Experts say personal issues have damaged the Meg Whitman campaign, allowing Democratic gubernatorial candidate Jerry Brown to secure a 13-point lead, according to the latest Los Angeles Times/USC poll.
Former governor and current Attorney General Jerry Brown leads Whitman, former eBay CEO and Republican candidate, 52 percent to 39 percent.
“She’s got a problem that’s not issue-related — it’s a personal one,” said Darry Sragow, interim director of the poll, during a press call about the numbers.
The latest LAT/USC poll is part of a six-survey series on the upcoming midterm elections on Nov. 2. For this poll, 1,501 voters were polled from Oct. 13 to Oct. 20.
Democrats had favorable numbers for both major elections in the poll.
Democratic California Sen. Barbara Boxer holds onto an eight-point lead against Republican senatorial candidate Carly Fiorina.
Though the poll has Boxer leading Fiorina 50 percent to 42 percent, this is not necessarily indicative of what the results will be for such a close race, said Tom Hollihan, professor of communication at the USC Annenberg School for Communication & Journalism.
“A poll today is accurate, but it’s accurate today. It’s not necessarily going to predict the outcome on Election Day,” Hollihan said.
Students said, however, that they aren’t sure how much impact it will make on the minds of young voters.
“I think it will target young people to get more information about what’s going on,” said Zac Levine, a senior majoring in philosophy, politics and law. “But I don’t think students will necessarily be influenced by the polls.”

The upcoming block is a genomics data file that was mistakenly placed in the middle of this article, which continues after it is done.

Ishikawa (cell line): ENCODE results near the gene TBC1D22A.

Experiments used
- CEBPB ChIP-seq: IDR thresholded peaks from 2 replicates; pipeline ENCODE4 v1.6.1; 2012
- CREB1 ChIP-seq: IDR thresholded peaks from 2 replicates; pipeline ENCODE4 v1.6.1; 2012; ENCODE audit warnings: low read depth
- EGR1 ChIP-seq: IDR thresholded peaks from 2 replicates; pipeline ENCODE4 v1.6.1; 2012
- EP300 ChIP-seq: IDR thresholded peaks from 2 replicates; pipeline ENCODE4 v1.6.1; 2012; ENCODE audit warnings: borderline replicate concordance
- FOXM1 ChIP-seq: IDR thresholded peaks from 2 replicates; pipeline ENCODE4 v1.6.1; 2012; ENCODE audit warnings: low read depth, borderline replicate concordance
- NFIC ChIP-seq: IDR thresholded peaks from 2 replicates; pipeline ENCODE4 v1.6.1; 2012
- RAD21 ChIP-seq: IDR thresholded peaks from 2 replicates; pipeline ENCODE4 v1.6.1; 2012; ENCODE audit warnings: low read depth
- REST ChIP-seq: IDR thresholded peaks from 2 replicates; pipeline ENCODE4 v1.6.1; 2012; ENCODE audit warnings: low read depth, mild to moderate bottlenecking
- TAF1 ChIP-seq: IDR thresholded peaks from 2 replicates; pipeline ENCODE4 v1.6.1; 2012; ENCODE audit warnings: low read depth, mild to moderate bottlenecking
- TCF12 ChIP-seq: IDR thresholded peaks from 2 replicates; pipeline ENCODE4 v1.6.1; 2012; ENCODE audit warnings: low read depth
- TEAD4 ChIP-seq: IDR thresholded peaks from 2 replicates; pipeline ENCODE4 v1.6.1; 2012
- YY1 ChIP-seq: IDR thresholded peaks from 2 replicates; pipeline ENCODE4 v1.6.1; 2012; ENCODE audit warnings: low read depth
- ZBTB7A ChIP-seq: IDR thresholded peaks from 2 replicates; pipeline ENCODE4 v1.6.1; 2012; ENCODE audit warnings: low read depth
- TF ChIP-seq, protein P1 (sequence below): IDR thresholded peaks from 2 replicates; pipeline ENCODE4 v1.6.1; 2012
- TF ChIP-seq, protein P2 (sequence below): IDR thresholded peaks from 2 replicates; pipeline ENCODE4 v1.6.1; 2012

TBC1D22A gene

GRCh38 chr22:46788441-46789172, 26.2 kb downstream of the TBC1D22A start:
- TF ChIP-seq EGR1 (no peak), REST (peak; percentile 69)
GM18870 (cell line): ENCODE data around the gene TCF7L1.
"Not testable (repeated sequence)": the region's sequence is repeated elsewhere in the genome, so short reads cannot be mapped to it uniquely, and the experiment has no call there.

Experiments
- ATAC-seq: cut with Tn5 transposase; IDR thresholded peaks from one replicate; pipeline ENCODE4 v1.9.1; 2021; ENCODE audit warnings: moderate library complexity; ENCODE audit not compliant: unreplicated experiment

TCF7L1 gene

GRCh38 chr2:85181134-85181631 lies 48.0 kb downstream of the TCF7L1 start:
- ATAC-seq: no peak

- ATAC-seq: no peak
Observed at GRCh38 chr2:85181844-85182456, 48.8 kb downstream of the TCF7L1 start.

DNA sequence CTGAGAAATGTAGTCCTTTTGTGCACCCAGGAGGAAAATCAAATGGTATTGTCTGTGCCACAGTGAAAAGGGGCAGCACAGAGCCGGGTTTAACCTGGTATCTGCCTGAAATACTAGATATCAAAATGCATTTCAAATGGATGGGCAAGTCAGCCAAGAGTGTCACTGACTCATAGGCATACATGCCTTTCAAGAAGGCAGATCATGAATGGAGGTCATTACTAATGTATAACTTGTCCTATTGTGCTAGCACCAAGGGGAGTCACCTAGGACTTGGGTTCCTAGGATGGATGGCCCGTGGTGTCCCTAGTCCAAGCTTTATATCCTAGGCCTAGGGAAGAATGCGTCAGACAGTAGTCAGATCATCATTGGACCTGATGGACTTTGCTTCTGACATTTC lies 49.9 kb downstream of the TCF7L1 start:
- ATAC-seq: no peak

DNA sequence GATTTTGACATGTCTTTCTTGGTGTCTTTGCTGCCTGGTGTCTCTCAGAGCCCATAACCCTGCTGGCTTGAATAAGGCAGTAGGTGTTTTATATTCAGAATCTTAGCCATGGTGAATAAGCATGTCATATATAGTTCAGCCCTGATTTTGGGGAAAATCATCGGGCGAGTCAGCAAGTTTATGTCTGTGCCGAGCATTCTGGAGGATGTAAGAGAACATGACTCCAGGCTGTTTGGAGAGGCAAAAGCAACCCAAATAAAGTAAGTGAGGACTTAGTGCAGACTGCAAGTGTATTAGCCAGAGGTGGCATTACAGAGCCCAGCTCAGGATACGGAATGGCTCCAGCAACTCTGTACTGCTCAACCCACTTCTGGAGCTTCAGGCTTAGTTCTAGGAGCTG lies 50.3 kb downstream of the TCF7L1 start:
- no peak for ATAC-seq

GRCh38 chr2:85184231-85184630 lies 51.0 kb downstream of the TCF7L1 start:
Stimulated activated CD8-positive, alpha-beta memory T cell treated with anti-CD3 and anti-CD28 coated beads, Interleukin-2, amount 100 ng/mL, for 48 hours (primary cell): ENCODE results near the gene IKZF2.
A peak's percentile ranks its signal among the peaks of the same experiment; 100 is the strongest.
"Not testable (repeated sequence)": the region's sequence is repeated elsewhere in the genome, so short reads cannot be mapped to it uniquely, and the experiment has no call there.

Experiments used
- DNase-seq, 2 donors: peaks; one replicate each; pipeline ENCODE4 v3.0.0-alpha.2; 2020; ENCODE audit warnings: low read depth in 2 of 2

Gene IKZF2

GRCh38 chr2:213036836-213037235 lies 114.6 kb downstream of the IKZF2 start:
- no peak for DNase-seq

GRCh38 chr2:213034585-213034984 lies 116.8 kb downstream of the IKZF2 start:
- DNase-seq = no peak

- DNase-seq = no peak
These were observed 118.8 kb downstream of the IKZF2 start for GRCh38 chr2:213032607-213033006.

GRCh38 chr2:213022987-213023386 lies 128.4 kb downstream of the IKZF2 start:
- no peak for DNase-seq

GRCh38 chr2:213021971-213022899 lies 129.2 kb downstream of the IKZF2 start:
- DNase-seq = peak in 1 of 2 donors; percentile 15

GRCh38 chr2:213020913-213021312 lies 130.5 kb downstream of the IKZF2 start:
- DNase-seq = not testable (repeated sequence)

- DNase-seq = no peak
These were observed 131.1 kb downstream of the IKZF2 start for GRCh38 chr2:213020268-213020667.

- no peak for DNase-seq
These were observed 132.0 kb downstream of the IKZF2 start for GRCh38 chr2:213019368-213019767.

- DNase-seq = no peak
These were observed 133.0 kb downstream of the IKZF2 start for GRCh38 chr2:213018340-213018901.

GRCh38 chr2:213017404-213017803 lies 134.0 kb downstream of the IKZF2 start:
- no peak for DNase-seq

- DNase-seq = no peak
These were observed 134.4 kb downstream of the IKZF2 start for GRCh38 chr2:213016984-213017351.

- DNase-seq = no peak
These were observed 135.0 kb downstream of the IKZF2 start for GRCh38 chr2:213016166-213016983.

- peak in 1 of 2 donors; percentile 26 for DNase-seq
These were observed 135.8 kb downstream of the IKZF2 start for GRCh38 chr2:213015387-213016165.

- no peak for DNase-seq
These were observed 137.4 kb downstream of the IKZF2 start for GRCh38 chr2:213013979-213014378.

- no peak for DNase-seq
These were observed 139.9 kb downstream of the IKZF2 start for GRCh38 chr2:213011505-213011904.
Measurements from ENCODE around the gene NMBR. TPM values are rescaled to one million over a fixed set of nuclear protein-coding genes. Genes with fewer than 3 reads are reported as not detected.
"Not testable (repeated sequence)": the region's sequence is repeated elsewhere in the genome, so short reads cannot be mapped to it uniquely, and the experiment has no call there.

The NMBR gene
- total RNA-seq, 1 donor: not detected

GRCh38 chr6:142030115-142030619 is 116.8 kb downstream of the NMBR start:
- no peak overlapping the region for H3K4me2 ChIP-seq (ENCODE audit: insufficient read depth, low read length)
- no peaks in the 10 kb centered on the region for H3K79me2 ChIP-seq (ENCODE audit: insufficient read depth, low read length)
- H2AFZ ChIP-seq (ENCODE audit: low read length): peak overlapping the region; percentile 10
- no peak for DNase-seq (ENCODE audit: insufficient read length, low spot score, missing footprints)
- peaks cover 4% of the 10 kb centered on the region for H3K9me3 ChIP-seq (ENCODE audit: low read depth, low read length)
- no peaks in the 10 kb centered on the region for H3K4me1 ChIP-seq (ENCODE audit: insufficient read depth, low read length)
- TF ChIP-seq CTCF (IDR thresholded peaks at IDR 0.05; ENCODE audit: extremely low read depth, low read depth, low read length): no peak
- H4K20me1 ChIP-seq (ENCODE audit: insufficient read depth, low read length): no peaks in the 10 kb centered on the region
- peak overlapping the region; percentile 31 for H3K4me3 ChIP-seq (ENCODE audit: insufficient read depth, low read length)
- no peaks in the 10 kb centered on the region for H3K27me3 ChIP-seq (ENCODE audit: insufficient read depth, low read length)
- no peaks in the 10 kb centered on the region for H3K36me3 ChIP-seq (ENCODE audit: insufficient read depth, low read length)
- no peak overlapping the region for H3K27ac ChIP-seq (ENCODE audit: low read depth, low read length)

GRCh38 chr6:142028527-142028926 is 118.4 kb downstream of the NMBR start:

“Political events like the big rally on Friday are much more likely to be inspirational to engaged university students as a result of this poll, even if it has USC’s name on it,” he said.
Other events can also sway public opinion, such as the allegation by Whitman’s former housekeeper that Whitman knew she was of illegal status while under employment.
“If you look at the tea leaves here, it does seem that the incident involving the housekeeper seemed to have a very big effect,” said Manuel Pastor, a USC professor of American studies and ethnicity.
October’s 66-question poll surveyed only registered California voters and was created by two polling firms, the Democratic firm Greenberg Quinian Rosner and Republican firm American Viewpoint.
“Over the course of the campaign, different events occur and it’s good to be able to track what the impact of those events is on public opinion. Each of these polls is just a snapshot of public opinion at the time,” said Ann Crigler, a USC professor of political science and interim director of the Jesse M. Unruh Institute of Politics.
The LAT/USC poll is unique in its survey of voter enthusiasm and oversampling of Latino voters that Crigler said is an important sector of the California electorate.
She also said students working on the poll help spread interest around campus.
“A lot of students aren’t from California, so they haven’t really kept up with what’s going on, but now they’re more interested and they’re sharing that with their friends,” Crigler said. “They’re like ‘Wow, that’s our school.’”